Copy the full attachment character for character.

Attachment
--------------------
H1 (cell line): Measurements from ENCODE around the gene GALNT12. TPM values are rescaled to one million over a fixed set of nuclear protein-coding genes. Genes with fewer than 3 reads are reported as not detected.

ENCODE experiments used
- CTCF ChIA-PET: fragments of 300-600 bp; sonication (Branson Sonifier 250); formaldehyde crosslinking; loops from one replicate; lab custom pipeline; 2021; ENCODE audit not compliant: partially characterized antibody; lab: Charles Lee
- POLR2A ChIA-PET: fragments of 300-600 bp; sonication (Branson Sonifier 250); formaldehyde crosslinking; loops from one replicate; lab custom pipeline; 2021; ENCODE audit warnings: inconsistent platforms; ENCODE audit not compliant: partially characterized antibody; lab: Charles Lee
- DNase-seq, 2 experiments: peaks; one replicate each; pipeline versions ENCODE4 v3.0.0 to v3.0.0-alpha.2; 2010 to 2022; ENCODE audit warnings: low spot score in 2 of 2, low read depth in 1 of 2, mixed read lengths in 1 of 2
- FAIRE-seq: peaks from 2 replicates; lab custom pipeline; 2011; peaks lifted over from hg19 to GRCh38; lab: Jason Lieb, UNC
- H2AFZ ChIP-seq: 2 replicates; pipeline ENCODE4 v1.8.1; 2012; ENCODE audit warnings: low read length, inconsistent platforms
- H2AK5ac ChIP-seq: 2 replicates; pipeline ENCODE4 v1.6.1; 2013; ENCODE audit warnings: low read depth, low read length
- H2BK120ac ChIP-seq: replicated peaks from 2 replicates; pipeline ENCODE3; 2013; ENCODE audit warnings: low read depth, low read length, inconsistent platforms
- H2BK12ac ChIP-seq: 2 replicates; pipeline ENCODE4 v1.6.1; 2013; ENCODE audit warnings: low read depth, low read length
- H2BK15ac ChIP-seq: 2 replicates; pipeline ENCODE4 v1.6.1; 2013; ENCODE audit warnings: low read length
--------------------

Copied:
H1 (cell line): Measurements from ENCODE around the gene GALNT12. TPM values are rescaled to one million over a fixed set of nuclear protein-coding genes. Genes with fewer than 3 reads are reported as not detected.

ENCODE experiments used
- CTCF ChIA-PET: fragments of 300-600 bp; sonication (Branson Sonifier 250); formaldehyde crosslinking; loops from one replicate; lab custom pipeline; 2021; ENCODE audit not compliant: partially characterized antibody; lab: Charles Lee
- POLR2A ChIA-PET: fragments of 300-600 bp; sonication (Branson Sonifier 250); formaldehyde crosslinking; loops from one replicate; lab custom pipeline; 2021; ENCODE audit warnings: inconsistent platforms; ENCODE audit not compliant: partially characterized antibody; lab: Charles Lee
- DNase-seq, 2 experiments: peaks; one replicate each; pipeline versions ENCODE4 v3.0.0 to v3.0.0-alpha.2; 2010 to 2022; ENCODE audit warnings: low spot score in 2 of 2, low read depth in 1 of 2, mixed read lengths in 1 of 2
- FAIRE-seq: peaks from 2 replicates; lab custom pipeline; 2011; peaks lifted over from hg19 to GRCh38; lab: Jason Lieb, UNC
- H2AFZ ChIP-seq: 2 replicates; pipeline ENCODE4 v1.8.1; 2012; ENCODE audit warnings: low read length, inconsistent platforms
- H2AK5ac ChIP-seq: 2 replicates; pipeline ENCODE4 v1.6.1; 2013; ENCODE audit warnings: low read depth, low read length
- H2BK120ac ChIP-seq: replicated peaks from 2 replicates; pipeline ENCODE3; 2013; ENCODE audit warnings: low read depth, low read length, inconsistent platforms
- H2BK12ac ChIP-seq: 2 replicates; pipeline ENCODE4 v1.6.1; 2013; ENCODE audit warnings: low read depth, low read length
- H2BK15ac ChIP-seq: 2 replicates; pipeline ENCODE4 v1.6.1; 2013; ENCODE audit warnings: low read length